For the young black men at today's Pittsburgh rally to support Ferguson, Mo, the death of Michael Brown is a terrifying reality. Brown was a high school graduate shot and killed on Aug. 9 by a police officer.
"As a black man who is the same age as Michael Brown, it worries me that I basically have to feel unsafe whenever I'm around a police officer," said Malcolm Williams, a CAPA High School graduate attending Indiana University of Pennsylvania.
"I could easily be the next Michael Brown or Trayvon Martin," said Kasem Kydd, a Jamaica, Queens native also referring to another young black man who was shot and killed by a neighborhood watch volunteer.
At the rally at the Downtown Federal Building today, Pittsburghers stood in solidarity with Brown's family and other victims of police brutality. The rally was spurred by last night's announcement by St. Louis County Prosecuting Attorney Robert McCulloch that a grand jury would not indict Darren Wilson, the police officer who shot Brown four times.
"How could they possibly not find some evidence of guilt on any of those charges," said Pete Shell of the Thomas Merton Antiwar Committee. "This is just another sign that there is a war on people of color."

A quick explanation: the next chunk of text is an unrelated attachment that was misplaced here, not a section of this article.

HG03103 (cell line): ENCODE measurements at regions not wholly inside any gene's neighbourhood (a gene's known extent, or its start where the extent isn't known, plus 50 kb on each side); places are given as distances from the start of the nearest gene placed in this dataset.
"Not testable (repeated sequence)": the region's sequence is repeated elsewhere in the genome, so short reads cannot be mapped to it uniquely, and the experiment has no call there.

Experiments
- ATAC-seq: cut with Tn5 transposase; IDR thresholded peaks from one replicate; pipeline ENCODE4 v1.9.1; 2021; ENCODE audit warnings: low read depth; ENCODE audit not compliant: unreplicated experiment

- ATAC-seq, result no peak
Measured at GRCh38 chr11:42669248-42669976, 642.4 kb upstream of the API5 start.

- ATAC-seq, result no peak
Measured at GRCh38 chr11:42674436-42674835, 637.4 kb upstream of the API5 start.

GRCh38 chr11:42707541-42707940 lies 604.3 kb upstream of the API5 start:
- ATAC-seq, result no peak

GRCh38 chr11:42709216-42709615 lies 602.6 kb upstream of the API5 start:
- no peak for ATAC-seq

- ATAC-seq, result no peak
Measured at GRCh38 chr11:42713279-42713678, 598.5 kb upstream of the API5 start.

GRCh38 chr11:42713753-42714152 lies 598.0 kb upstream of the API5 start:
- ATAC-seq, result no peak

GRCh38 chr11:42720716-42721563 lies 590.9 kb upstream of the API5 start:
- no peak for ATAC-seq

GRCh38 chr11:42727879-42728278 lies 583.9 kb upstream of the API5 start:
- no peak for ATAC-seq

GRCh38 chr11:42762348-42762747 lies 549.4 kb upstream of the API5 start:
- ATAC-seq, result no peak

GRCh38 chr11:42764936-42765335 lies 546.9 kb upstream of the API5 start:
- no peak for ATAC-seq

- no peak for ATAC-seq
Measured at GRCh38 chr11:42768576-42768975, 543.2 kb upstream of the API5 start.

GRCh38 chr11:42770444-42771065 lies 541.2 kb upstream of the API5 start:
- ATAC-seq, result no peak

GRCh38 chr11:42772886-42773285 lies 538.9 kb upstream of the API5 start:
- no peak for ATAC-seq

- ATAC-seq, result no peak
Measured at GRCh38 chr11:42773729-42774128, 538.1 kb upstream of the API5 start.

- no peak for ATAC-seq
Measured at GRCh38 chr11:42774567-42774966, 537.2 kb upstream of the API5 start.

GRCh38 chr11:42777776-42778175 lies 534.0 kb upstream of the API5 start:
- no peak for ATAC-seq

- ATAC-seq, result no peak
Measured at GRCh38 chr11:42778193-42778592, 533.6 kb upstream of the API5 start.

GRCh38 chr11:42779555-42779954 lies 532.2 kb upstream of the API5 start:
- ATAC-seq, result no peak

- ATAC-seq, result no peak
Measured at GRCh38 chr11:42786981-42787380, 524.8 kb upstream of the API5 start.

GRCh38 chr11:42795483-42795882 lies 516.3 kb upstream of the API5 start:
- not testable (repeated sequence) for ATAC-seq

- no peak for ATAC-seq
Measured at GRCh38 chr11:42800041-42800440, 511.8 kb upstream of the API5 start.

"They criminalize every Black person who is shot by a cop," said Bekezela Mguni. "They try to justify our death."
Pittsburgh has had it's own share of incidents involving police brutality. One of the most recent involved Leon Ford, a teenager who was paralyzed after being shot by police who pulled him over for driving through a stop sign.
In addition to calling for justice for Brown and the indictment, arrest and prosecution of Wilson, the officer who shot him, the protesters today also called for justice at the local level. The organizers also want to see the reinstatement of a federal consent decree overseeing Pittsburgh police
They are demanding the officer who shot Ford be assigned to desk duty and for the local district attorney to prosecute officers for misconduct. In September, a jury found Ford not guilty of two felony counts of aggravated assault and the organizers of today's event are asking that remaining charges of reckless endangerment and resisting arrest be dropped.
"We're going to be gathering people to strategically figure our what our moves will be," says Julia Johnson, one of the event's organizer. "We're considering direct action, civil disobedience, voter registration drives, and making our people more sustainable."
Another rally will take place this evening at 7:00 p.m. at Forbes Ave. and Bigelow Blvd. in Oakland.